There are so many valid and significant reasons why DEI is important to business success and particularly startups. I’ll base my answer on the business imperative. It is people potential that drives business, organizations, and organizational change. According to research from Pew Research Center, the “post-millennial” generation entering the workforce will be the most diverse in history. That is a basic fact regarding substantial groups of people, behind significant and influential workforce trends, that should not be ignored. In addition, according to the McKinsey & Company insights, there is $12 trillion in additional GDP available if we  commit to closing the gender gap by 2025. And there’s $2 billion in potential revenue if we can expand targeted efforts to extend more services to Black Americans.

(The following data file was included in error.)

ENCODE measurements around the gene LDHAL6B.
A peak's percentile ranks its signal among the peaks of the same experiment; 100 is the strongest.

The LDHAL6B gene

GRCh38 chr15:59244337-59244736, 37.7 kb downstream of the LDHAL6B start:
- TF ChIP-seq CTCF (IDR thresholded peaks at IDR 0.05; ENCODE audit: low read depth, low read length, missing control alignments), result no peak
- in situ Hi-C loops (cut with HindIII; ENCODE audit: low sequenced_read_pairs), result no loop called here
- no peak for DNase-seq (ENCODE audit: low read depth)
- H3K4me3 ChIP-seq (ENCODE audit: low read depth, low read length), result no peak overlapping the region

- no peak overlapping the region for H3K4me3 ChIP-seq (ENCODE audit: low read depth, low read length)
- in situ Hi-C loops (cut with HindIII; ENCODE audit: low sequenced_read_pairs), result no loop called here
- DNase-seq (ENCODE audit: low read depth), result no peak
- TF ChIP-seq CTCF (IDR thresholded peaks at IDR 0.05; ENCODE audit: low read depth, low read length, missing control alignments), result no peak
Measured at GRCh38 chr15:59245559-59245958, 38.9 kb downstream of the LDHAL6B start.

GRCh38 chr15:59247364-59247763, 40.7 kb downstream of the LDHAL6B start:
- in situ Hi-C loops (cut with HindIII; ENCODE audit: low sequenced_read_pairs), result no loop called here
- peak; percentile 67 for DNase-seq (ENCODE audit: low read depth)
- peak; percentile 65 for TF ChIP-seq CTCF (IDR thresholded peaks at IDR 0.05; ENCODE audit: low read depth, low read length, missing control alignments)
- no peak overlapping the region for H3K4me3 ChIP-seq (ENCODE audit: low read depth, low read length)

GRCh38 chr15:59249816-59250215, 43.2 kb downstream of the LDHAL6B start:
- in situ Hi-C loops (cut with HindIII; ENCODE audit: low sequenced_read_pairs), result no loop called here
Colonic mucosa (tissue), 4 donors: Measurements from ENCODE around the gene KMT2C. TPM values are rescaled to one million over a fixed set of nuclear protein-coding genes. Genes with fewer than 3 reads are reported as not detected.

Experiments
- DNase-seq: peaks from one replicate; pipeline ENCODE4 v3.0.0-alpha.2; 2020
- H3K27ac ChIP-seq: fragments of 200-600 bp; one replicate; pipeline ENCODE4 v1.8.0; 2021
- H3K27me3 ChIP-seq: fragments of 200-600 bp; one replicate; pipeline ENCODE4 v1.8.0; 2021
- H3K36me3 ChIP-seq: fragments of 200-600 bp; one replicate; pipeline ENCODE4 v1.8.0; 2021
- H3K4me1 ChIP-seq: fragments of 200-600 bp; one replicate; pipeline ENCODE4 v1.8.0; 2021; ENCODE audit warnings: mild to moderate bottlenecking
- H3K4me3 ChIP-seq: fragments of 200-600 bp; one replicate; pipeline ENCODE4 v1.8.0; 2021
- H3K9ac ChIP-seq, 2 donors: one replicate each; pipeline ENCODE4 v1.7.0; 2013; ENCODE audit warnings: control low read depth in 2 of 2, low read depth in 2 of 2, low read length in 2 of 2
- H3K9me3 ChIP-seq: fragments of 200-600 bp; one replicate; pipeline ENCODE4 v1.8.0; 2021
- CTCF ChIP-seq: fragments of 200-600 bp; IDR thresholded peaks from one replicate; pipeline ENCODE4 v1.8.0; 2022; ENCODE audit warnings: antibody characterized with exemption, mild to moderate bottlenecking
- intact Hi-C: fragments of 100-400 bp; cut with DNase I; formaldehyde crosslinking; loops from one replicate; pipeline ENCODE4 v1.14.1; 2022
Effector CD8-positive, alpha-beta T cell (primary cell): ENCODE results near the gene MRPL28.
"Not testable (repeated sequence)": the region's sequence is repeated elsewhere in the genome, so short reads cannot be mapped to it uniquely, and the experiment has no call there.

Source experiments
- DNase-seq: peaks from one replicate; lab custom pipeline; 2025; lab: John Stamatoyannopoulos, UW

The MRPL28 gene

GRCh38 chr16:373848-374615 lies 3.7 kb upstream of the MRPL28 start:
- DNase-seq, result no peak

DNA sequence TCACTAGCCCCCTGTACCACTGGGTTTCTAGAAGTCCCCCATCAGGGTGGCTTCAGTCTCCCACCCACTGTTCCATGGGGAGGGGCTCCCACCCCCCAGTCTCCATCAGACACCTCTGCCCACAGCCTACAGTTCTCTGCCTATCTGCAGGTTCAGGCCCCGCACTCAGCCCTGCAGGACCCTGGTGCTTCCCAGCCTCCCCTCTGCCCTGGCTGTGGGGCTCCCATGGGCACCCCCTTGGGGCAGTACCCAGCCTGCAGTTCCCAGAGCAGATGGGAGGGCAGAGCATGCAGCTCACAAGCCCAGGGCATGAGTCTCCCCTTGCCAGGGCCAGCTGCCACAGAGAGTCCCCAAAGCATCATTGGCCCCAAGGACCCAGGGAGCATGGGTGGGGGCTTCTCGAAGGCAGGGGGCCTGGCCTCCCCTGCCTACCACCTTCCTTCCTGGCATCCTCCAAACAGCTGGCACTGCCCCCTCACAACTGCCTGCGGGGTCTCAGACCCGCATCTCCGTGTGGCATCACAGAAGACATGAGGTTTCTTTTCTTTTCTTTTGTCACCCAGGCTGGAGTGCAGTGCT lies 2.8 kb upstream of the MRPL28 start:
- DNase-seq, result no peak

A study conducted by McKinsey & Company, evaluated the performance of companies with different levels of workplace diversity. It revealed that companies that value ethnic and gender diversity are, respectively, 35% and 15% more likely to outperform less diverse peers. The same study found that organizations with more gender and racial diversity have more customers and higher profits.

Overall, businesses do not run in a vacuum, and because of the attention that’s now focused on the racial bias and practices of discrimination in this country, people are becoming more aware and discerning about who they choose to work for, how they want to do business and with whom. In other words, historically marginalized groups have choices, and they are making it obvious.

Dr. Tita Gray

Q: What tips would you give startup founders to ensure that DEI are embedded in their company culture?

A business owner’s main responsibility should be creating a mission and vision for their company that begins with a diverse and inclusive culture. A company’s culture drives everything, including hiring, retention, sales, marketing, communication, financial growth, risk-taking and innovation. So including DEI in every aspect of organizational development and behavior is paramount.